The Bureauís Independent Living (IL) program provides comprehensive independent living services, through contracts with Connecticutís five community-based independent living centers (ILCs).
These centers promote empowerment and self-reliance for persons with disabilities. There are four core services provided by an independent living center:
Peer counselors at ILCs provide support to consumers by drawing on their own life experience with disabilities and negotiating the system.
information and referral:
ILCs assist the individual in identifying and accessing services and supports, benefits, assistive technology, housing, personal assistance services, or any other resources to enhance independent living.
individual and systems advocacy:
ILCs assist consumers to secure the supports and services needed to maximize their independence. Advocacy on a systems level challenges the barriers that can stigmatize and exclude people with disabilities from full community participation.
independent living skills training:
ILCs provide training in activities of daily living and the skills needed to make community living as full and rich as possible. Examples of skill training areas are: management and recruitment of personal attendants, financial management, utilizing community resources, locating housing, consumer rights and responsibilities.
In response to the "Olmstead Decision" (Olmstead vs. L.C., June 22, 1999), which prohibits states from institutionalizing persons with disabilities who with proper supports can live in the community, BRS is working in partnership with representatives of state agencies, independent living centers and advocates for persons with disabilities, to find innovative ways to restructure services and expand independent living opportunities for persons who are at risk of, or who are, institutionalized. Olmstead and Connecticutís response to it represent a profound and positive shift in disability policy.
Independent living centers are fundamentally different from other providers that serve people with disabilities. The traditional approach to assisting people with disabilities originated from a medical perspective that thinks of these people as requiring curing or fixing. Using this approach, a medical professional controls the service and the desired outcome is to achieve maximum physical or mental functioning.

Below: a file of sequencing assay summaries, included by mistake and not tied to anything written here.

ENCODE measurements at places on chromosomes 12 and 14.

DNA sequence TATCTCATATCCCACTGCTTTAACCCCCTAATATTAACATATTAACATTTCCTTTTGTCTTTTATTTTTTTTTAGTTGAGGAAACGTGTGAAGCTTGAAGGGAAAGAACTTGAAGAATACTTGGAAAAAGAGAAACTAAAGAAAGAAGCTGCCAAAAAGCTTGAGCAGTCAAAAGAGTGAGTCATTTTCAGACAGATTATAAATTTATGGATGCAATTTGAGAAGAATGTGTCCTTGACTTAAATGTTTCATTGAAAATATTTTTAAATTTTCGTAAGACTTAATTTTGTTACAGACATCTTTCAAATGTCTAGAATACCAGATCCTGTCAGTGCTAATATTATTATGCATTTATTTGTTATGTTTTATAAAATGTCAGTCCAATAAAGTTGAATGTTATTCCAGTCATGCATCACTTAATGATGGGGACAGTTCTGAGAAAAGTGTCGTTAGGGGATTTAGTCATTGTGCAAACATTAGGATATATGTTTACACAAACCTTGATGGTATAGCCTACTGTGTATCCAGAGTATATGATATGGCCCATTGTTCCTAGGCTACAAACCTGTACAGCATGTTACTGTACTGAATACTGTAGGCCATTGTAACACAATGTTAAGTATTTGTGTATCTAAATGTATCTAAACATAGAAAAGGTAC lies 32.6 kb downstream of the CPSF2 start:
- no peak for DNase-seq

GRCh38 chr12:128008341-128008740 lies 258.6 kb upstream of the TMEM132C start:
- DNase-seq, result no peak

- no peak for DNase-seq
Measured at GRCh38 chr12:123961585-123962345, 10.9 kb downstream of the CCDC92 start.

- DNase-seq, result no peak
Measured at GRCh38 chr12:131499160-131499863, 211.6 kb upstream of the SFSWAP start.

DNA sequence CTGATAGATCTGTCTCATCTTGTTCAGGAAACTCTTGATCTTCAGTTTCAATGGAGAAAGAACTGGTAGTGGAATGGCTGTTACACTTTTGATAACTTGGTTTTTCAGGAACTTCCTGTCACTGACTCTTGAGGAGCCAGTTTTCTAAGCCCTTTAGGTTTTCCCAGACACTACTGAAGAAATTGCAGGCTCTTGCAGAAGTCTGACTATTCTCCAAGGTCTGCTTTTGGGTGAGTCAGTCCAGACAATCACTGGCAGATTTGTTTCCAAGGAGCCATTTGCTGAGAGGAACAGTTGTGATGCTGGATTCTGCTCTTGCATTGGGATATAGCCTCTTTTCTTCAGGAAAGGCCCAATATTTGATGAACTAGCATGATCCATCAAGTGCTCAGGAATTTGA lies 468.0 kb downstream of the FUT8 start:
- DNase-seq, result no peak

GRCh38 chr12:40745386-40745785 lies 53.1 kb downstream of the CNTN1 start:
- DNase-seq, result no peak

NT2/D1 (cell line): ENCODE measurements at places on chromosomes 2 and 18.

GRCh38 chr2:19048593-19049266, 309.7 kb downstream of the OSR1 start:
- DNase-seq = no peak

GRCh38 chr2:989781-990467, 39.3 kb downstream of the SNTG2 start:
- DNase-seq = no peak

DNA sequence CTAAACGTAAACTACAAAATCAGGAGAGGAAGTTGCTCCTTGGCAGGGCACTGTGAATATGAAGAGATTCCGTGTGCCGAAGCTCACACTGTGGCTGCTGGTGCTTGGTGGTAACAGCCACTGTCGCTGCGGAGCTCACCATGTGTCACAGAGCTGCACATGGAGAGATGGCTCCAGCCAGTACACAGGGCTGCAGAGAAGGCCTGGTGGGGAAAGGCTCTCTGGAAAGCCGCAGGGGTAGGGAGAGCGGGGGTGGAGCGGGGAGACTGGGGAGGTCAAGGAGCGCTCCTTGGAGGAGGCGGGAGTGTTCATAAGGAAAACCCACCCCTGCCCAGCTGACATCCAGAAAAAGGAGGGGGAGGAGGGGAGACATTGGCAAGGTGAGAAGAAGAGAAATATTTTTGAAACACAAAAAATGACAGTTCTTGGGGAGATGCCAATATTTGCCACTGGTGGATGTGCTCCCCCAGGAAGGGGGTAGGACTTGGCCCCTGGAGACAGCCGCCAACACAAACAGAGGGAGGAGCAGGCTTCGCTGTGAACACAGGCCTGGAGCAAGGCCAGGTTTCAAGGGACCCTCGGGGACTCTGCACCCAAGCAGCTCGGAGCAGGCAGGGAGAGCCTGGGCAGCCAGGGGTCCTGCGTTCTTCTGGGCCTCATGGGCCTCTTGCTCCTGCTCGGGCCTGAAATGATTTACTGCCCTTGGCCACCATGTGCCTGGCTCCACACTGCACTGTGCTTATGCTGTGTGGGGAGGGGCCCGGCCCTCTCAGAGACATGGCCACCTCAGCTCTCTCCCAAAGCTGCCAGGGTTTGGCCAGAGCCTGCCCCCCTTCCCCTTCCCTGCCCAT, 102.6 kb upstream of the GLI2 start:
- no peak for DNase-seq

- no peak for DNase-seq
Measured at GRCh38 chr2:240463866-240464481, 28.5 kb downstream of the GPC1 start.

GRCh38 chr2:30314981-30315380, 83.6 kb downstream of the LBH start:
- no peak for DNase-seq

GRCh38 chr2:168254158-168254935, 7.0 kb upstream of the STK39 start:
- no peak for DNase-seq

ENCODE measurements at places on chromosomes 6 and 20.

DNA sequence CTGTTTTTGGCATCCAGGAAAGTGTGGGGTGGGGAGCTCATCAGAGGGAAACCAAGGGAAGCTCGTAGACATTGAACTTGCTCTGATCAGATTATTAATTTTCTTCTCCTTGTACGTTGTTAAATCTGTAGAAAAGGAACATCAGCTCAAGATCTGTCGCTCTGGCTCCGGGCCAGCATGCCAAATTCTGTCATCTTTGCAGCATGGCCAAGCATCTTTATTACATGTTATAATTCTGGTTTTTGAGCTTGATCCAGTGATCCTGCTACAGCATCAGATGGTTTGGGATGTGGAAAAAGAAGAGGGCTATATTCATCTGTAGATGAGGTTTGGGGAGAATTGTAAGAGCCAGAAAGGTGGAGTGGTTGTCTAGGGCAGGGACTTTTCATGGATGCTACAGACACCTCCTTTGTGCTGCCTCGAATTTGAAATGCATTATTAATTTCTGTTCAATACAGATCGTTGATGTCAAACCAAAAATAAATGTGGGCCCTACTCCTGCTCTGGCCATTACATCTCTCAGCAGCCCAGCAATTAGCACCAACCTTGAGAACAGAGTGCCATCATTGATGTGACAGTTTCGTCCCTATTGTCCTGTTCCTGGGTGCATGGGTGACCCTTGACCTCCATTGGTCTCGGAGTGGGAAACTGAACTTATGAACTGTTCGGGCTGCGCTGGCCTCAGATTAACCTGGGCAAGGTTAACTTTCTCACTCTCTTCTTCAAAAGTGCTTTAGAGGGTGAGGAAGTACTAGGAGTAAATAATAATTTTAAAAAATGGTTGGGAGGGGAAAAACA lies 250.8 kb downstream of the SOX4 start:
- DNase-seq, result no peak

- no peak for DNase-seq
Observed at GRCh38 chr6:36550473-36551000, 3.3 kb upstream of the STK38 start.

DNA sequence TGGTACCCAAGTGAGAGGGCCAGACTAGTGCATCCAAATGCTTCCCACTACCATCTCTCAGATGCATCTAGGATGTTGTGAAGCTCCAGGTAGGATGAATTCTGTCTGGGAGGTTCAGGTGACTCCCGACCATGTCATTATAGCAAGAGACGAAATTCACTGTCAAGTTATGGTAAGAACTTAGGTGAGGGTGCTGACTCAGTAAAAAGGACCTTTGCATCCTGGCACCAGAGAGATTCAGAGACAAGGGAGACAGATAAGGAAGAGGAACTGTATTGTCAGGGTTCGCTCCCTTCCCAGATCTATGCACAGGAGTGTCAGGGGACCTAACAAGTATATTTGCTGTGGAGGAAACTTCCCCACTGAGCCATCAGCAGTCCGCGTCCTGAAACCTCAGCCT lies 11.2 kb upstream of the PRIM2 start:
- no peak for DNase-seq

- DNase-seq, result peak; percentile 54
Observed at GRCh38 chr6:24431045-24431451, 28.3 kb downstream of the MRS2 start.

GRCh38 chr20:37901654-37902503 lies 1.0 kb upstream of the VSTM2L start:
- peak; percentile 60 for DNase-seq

The independent living model of service provision believes that the problem lies with society, not the individual. A disability is viewed as a condition, often times permanent, that affects or restricts an individualís ability perform certain tasks. With this approach, the person with the disability controls the service instead of the professional; the desired outcome of service is to achieve complete control over daily living whenever and wherever possible.
Independent living centers offer services designed to empower persons with disabilities to maintain an independent life, no matter what their living situation. The guiding principle is integration of the person with a disability to the fullest degree possible into the community of choice.
Independent living centers are:
directed, managed and staffed to a substantial degree by qualified persons with severe disabilities.
located within the community in which the consumers of its services reside.
designed to address the disability-related needs of the community, by identifying service gaps and barriers which limit the independence of people with disabilities in that community.
provide a single point of access to services for all people regardless of the nature or type of disability.
support self-sufficiency and independent living for the individual in their chosen community and setting.
To contact the website for the Connecticut Association of Center for Independent Living(CACIL), please go to www.cacil.net
Connecticut Independent Living Centers
Charles Conway, Executive Director
80 Ferry Boulevard, Suite 205
Stratford, CT 06615
(203) 378-6977 (V)
(203) 375-2748 (Fax)
web site: http://www.accessinct.org
Center for Disability Rights
Marc Gallucci, Executive director
764A Campbell Avenue
West Haven, CT 06516
(203) 934-7077 (V)
(203) 934-7079 (TDD)
web site: www.centerfordisabilityrights-ct.org
Candace Low, Executive Director
151 New Park Avenue - Suite D
Hartford, CT 06106
(860) 523-5021 (V/TDD)
Disabilities Network of Eastern Connecticut
Catherine Ferry, Executive director
19 Ohio Avenue
Norwich, CT 06360
(860) 823-1898 (V/TDD)
web site: www.dnec.org
Eileen M. Healy, Executive Director
Independence Northwest, Inc.
1183 New Haven Road, Suite 200
Naugatuck, CT 06770